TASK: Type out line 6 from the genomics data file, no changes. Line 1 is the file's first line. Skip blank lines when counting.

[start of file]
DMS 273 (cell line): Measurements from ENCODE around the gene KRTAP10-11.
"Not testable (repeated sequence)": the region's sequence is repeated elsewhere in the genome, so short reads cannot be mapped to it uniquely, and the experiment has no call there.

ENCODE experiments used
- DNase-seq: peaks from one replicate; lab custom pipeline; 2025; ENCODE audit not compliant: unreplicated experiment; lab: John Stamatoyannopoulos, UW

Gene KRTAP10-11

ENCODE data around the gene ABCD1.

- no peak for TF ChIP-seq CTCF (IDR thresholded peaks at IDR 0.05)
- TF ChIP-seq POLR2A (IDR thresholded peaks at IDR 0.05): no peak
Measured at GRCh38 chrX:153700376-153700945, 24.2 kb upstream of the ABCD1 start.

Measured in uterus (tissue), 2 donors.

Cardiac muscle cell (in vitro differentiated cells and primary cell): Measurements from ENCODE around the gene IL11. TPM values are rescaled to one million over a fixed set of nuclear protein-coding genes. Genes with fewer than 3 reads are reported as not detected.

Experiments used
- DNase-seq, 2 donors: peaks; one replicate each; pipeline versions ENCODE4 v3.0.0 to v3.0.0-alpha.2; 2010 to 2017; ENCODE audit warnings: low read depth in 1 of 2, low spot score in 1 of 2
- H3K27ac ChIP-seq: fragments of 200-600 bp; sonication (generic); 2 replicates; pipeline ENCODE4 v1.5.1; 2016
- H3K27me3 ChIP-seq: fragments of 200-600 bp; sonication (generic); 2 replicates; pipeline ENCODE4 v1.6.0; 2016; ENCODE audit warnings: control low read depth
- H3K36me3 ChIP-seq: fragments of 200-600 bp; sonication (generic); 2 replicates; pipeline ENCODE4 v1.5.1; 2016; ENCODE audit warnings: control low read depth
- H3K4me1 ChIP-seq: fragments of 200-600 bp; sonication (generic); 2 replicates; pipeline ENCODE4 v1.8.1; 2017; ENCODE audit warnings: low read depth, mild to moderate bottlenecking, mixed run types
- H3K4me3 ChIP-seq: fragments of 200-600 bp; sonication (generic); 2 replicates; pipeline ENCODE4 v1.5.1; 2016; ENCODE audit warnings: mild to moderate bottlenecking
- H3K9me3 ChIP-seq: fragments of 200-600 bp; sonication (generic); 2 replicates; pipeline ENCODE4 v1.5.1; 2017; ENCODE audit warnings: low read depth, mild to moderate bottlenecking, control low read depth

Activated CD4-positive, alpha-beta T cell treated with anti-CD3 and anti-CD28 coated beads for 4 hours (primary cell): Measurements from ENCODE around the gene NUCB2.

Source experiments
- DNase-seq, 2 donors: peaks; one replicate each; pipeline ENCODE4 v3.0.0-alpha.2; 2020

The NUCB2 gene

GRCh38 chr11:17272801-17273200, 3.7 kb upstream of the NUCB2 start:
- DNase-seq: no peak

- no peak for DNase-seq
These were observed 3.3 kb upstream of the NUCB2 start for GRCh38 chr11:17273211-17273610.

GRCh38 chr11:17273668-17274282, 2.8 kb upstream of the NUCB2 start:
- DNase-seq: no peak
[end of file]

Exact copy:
ENCODE data around the gene ABCD1.